While getting my MBA, I was happy to learn one very important lesson: incentives matter. This shouldn't be a controversial statement, but when broadly applied complications arise; because if we are to believe this statement's veracity, there is an underlying premise which some cannot come to terms with.
In order for incentives to matter we must acknowledge the immutability of our nature. To be more clear, incentives can only matter when there is a static relationship between inputs and outputs. That we are predictable and act in predictable ways.
I believe most people are selfish by nature. That people generally prefer their own welfare to that of others and when given the chance, they will act in their own self interest. Someone else believes people hate to lose more than they love to win (a Nobel prize winning insight). These general statements about people may or may not be true, but if we are ever to make sense of people and their actions, we have to adopt some view of human nature.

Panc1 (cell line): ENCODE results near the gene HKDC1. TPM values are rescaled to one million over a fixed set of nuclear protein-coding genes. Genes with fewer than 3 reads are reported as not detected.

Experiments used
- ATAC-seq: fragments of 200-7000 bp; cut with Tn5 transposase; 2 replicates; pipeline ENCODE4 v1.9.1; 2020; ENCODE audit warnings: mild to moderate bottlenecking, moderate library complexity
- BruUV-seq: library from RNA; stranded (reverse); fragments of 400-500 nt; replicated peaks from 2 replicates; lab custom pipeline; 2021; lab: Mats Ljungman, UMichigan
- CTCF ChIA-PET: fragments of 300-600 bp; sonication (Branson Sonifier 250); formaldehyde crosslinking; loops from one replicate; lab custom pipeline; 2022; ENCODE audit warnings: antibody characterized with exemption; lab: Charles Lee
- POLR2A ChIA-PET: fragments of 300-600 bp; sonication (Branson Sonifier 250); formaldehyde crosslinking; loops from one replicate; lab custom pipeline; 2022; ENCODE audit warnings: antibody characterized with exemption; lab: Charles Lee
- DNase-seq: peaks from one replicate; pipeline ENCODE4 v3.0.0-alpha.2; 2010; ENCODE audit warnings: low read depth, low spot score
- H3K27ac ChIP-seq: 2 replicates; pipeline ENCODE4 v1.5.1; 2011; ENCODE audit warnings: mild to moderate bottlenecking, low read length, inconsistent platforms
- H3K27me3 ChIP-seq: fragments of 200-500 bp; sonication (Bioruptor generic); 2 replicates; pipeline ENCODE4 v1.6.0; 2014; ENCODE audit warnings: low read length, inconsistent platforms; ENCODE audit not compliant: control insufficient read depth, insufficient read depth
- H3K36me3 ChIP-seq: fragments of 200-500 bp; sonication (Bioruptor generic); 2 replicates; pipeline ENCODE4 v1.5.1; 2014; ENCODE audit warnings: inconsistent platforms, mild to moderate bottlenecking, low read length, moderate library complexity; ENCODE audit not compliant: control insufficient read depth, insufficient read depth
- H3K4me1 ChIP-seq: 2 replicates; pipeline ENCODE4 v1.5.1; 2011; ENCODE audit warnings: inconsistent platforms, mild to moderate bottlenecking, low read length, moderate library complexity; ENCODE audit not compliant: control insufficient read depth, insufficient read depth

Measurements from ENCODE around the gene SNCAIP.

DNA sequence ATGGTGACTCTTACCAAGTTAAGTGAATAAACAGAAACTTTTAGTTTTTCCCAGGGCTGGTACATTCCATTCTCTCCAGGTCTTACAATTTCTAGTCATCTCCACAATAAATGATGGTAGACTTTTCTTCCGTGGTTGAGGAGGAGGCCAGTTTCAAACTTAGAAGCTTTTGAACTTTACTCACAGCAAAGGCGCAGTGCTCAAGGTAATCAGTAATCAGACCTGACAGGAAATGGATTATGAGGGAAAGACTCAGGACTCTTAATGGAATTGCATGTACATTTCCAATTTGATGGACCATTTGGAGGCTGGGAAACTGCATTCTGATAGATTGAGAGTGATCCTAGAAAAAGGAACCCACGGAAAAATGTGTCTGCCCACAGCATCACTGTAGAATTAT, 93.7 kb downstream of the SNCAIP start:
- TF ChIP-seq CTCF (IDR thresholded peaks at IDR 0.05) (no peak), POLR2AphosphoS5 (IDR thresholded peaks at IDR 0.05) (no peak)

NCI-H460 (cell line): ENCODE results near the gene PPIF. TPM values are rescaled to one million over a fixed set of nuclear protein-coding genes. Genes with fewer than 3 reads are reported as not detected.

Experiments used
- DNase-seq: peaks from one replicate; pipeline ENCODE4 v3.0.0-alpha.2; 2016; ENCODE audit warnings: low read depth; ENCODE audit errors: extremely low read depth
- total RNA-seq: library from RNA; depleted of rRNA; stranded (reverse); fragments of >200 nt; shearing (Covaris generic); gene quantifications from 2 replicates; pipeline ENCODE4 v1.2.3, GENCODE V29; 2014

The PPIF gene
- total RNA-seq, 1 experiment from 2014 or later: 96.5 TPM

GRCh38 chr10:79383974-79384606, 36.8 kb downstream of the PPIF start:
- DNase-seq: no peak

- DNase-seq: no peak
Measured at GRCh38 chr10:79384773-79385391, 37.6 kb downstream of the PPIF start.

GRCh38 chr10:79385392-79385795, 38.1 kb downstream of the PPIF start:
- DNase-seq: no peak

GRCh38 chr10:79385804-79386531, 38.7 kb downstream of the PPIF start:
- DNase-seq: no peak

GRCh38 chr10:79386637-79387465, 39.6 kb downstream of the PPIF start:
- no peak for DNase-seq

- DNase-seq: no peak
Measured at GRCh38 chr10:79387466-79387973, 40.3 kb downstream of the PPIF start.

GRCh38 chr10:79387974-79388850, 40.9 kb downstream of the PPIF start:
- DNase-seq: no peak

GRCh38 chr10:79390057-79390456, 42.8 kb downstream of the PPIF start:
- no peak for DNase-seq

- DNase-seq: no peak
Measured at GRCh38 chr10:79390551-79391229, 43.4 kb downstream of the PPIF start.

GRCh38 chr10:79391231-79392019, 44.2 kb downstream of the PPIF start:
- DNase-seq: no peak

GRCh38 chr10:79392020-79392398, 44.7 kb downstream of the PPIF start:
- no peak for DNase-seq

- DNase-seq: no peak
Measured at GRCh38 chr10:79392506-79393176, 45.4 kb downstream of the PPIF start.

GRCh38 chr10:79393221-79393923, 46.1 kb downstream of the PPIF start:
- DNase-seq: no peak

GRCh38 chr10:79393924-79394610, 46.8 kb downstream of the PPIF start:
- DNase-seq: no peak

Human nature must be constant for incentives to matter. Anyone developing policy that affects people must do two things: discern human nature and deal with it. The biggest problem we face is believing that systems which require men to act against their natures have any chance of success. They don't. Remember, "If men were angels..."